Google has never really pushed Android tablet apps in a very pro-active way. When they announced Honeycomb, they basically told developers and everyone else that apps will just “scale”. While that was technically correct, from a user experience point of view, it was a terrible thing to say.
That mistake ended up slowing down the growth of Android tablets for at least a year and a half, until they launched the Nexus 7, and developers finally started to think that maybe they need to optimize their apps for tablets, too. In the end, that helped other Android tablets become more popular, too, but I think Android tablet apps are still nowhere near as many as iPad apps (hundreds of thousands), which is why Google needs to give a lot more incentives to developers to make them.
A new announcement from Google says that they may just do that soon, with a new change to the Play Store, that will show tablet users only tablet optimized apps by default. The user will still be able to change to all the apps (including phone apps), if he wants a certain app that doesn’t appear in the “design for tablets” category, but this move seems like great encouragement for developers to start cranking up their tablet optimized apps.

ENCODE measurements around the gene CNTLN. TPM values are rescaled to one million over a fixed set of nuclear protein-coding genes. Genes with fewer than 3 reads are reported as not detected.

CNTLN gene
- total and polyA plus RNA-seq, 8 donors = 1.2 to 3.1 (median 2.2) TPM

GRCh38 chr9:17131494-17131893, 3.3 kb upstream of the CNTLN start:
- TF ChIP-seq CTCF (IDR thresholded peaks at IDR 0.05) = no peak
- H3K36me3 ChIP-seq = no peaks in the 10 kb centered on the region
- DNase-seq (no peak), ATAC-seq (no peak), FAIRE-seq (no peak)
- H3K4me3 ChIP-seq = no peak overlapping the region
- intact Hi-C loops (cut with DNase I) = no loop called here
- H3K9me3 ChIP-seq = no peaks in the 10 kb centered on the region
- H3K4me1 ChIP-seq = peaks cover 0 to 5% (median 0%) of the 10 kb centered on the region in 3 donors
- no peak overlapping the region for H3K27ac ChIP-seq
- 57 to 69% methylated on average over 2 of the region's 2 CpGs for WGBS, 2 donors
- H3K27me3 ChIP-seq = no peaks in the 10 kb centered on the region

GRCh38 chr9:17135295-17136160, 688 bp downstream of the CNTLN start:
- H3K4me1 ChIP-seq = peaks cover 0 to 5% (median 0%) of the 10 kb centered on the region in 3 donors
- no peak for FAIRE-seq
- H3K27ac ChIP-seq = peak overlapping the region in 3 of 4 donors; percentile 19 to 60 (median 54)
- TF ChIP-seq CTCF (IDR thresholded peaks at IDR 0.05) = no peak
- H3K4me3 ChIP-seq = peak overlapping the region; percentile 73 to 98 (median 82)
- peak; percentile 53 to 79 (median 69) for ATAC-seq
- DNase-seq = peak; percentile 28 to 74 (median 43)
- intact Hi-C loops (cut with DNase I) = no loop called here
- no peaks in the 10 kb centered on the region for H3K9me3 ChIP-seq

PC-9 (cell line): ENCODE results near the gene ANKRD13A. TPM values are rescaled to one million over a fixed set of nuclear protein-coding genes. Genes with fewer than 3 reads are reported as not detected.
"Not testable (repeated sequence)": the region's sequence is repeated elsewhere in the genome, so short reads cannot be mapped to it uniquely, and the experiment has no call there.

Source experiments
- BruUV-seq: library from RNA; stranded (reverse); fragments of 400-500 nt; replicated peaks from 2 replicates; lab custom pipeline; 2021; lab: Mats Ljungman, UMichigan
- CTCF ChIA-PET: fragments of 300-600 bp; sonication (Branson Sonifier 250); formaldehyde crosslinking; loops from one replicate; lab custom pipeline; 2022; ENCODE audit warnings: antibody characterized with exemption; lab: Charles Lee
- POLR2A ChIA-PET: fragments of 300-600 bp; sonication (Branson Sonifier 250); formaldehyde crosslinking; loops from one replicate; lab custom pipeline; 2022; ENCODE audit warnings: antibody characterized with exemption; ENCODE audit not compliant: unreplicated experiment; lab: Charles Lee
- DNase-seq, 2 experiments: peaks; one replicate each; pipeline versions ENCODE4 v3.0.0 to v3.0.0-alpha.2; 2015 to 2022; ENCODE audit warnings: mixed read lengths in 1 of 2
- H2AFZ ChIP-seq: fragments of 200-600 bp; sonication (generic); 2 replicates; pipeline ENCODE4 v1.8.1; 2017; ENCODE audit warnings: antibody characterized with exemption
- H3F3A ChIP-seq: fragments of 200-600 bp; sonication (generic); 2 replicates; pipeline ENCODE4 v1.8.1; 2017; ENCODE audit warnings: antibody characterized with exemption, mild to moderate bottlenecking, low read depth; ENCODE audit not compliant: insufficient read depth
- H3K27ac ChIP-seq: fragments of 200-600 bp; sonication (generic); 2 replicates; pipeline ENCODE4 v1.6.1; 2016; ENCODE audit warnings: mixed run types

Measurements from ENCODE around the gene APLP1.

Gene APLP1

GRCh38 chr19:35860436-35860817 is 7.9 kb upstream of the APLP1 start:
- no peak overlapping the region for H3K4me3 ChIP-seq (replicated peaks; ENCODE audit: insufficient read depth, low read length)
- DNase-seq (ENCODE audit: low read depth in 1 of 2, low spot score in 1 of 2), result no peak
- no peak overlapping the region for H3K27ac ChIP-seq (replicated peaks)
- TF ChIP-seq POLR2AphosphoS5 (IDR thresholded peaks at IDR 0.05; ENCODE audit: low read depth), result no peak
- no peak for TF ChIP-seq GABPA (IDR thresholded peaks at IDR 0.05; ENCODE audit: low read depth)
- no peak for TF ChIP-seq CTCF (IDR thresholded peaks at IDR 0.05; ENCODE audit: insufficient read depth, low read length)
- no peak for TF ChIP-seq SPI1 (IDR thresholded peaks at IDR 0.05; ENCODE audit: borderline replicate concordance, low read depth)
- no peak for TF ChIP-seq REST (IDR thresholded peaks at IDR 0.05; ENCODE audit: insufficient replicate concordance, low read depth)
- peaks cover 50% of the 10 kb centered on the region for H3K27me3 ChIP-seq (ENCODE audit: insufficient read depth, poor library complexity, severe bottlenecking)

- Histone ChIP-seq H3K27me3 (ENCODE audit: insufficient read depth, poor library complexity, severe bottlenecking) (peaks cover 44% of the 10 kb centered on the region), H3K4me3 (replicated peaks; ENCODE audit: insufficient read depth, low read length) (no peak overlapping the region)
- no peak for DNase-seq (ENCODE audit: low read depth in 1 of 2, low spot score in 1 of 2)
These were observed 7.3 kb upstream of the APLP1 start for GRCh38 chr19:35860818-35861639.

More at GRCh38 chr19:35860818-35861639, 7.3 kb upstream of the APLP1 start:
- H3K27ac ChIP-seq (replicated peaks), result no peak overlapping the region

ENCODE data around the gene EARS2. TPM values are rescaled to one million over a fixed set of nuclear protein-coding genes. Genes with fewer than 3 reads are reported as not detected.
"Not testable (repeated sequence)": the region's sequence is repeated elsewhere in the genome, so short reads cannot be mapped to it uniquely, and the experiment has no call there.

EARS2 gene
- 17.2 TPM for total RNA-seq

I do hope that Google is taking this move seriously, though, and doesn’t show apps that are actually still phone apps, like they’ve done so far, by showing apps such as Twitter or Facebook in the tablet category, even though they had no tablet optimized app before. If they do that, then this whole change would be pointless.
I do think this time they’ll do the right thing, because if they plan to make Android 5.0 more optimized for notebook-style machines, that means Android apps need to look good in landscape mode and on screens that are even bigger than 10″ (think 11.6″-13″). Right now most Android apps would look awful on such screens, and I think Google is well aware of that.
Android 5.0 is most likely coming out next year sometime between next Google I/O and November 2014, so if they force developers to make apps optimized for bigger screens now (starting with November 21), that gives them about a year to showcase Androidbooks that “have apps”, and can actually be useful as Windows machine alternatives.